However, it’s not just on the players. This is on the coaches as well. Inside the Huddle’s Michael Spath reported after the game that certain former Wolverines have told him that the play calling in the red zone is “absolutely brutal,” and I agree. The play calls have been very conservative, running frequently on first down when the defense is crowding the line of scrimmage and calling fades to the sideline on passing downs. Defenses are daring Michigan to throw over the middle in the red zone, and the Wolverines are either not accepting or failing to execute in the few instances when they do. Michigan needs to place its trust in Speight to make those plays, and Speight needs to place his trust in the offensive line to protect him and permit him to progress through his reads. But there is an apparent lack of trust on all levels in the red zone right now.

And, as I wrote last week, it will cost Michigan a game (maybe next week) if not fixed soon.

Josh: You made some good points, Drew. There's no sugarcoating it: the offensive play calling in the red zone has been vanilla, and that's putting it mildly. Sooner or later, you're right: not capitalizing on those golden opportunities will cost Michigan dearly in close games down the stretch.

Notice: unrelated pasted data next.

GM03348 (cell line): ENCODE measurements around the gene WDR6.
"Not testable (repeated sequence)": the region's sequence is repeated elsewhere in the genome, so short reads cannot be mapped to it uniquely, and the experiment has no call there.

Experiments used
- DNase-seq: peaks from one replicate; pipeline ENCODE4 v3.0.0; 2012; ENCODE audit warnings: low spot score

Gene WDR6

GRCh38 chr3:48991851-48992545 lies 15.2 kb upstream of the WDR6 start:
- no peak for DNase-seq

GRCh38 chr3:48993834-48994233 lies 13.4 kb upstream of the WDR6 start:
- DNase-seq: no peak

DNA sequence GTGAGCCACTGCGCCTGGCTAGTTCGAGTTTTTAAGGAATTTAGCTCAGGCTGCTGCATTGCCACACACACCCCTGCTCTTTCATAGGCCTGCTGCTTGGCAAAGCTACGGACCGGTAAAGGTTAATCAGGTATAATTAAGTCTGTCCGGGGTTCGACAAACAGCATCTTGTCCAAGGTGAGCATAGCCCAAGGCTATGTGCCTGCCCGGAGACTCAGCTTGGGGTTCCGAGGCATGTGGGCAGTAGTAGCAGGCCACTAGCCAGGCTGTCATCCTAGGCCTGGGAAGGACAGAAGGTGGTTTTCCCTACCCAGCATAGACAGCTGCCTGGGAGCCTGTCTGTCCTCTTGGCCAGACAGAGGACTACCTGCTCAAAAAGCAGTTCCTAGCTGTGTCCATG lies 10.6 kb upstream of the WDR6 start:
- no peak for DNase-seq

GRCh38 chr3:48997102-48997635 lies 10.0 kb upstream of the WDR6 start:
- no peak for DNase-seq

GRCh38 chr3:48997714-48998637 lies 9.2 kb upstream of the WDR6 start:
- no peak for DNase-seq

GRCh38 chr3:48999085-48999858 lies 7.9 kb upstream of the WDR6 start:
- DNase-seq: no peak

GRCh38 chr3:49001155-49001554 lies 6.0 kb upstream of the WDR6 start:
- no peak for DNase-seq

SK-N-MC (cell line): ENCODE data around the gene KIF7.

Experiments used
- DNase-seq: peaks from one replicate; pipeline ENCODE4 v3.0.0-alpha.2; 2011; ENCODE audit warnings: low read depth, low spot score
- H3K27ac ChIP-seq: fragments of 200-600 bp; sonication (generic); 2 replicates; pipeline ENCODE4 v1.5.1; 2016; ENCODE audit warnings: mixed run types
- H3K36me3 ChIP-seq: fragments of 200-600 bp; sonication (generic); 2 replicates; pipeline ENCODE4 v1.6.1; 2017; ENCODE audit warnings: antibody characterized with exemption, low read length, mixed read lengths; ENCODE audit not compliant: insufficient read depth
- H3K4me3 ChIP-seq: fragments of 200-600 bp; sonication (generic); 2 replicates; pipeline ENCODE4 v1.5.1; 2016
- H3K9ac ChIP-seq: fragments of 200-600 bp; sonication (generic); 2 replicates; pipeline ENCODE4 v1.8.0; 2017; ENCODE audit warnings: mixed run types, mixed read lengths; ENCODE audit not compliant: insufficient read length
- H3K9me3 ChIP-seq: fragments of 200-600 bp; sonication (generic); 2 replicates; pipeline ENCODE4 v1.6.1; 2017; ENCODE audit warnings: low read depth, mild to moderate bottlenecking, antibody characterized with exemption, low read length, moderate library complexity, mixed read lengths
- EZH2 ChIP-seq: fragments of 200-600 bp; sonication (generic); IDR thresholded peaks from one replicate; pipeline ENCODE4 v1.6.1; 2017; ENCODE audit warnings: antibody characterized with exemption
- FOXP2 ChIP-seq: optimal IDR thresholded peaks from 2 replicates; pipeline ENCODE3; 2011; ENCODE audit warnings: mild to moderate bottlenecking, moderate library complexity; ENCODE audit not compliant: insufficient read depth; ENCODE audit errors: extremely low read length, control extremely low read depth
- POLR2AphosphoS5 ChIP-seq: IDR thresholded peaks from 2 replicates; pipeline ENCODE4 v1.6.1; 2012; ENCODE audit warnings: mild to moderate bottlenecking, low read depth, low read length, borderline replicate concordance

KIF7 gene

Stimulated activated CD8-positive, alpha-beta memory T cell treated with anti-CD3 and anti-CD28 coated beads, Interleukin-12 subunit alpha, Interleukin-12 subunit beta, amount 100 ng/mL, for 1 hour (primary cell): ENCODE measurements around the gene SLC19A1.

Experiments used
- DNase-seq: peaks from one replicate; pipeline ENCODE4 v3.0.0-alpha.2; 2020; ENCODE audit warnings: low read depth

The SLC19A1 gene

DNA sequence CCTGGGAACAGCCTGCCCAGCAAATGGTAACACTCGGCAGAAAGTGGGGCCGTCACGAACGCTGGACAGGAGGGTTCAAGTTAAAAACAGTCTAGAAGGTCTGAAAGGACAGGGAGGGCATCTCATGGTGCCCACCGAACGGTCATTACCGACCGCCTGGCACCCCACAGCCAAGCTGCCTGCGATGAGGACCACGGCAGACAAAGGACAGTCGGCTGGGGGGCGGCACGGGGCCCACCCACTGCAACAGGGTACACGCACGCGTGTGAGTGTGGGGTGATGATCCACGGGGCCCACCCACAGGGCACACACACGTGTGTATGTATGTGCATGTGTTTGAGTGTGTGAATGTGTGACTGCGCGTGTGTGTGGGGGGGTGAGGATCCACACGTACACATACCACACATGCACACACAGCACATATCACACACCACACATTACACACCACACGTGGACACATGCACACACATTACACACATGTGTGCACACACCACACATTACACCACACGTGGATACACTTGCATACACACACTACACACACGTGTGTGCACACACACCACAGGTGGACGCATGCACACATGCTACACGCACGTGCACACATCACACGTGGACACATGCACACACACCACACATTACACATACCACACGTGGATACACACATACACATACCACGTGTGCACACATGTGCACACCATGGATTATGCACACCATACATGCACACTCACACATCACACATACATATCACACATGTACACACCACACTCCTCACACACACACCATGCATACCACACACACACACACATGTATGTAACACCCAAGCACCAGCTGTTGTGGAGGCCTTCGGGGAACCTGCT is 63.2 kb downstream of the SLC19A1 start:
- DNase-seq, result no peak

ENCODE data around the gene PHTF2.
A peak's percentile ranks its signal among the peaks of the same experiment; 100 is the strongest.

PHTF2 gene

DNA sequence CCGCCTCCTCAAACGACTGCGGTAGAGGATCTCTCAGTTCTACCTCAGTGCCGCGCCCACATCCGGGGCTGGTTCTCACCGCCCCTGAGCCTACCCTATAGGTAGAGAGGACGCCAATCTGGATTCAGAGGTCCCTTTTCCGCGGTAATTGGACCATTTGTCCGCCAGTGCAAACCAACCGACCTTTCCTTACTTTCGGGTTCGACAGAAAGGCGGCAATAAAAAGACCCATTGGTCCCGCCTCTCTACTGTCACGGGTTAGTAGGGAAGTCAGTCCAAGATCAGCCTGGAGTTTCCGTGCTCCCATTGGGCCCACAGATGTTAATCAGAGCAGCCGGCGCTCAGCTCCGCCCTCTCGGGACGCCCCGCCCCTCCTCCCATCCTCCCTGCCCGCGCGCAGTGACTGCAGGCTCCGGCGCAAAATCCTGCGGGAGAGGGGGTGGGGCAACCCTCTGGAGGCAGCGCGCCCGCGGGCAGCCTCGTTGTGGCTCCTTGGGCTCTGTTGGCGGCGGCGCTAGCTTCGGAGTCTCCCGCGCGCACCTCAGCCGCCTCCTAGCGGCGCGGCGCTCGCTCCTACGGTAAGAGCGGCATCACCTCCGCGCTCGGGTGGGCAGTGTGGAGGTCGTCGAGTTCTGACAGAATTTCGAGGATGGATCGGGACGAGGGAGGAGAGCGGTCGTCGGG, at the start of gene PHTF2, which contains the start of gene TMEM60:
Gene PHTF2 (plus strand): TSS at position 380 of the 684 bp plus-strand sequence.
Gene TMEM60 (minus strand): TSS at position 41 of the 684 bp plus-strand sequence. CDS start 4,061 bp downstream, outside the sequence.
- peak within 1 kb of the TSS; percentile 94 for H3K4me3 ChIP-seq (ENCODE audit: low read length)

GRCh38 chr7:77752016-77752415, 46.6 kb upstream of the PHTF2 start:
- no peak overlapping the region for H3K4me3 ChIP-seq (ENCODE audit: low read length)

I actually thought -- for the most part -- that Wilton Speight made the right decisions inside the 20, but I don't think he was put in a position to capitalize. That's because of the play calling.

Whether it's running it up the gut when you're 10-plus yards out, looking for a fade that isn't there, or even scrambling to avoid the rush just to have the ball batted down (on what was an athletic play by the defensive back), they were never given the chance to succeed down there.

Now I'm not suggesting a radical change in members of the coaching staff or a potential personnel shift in the lineup, like some fans are calling for. But the play calling does need to open up. I have yet to see a running back screen or any kind of stick or flood route. If you're not familiar with the stick or flood, they're plays that’d create space and utilize their playmakers.

I'm rambling, I know, but my point is this: this offense is almost anemic inside the 20, and they have playmakers (like Donovan Peoples-Jones, Tarik Black, Zach Gentry, Nick Eubanks, and even Grant Perry) who are athletic and (Perry excluded) have the size to go high point a ball in the end zone. I hope to see the plays I described and players I mentioned used next week to help quell these concerns from the fan base.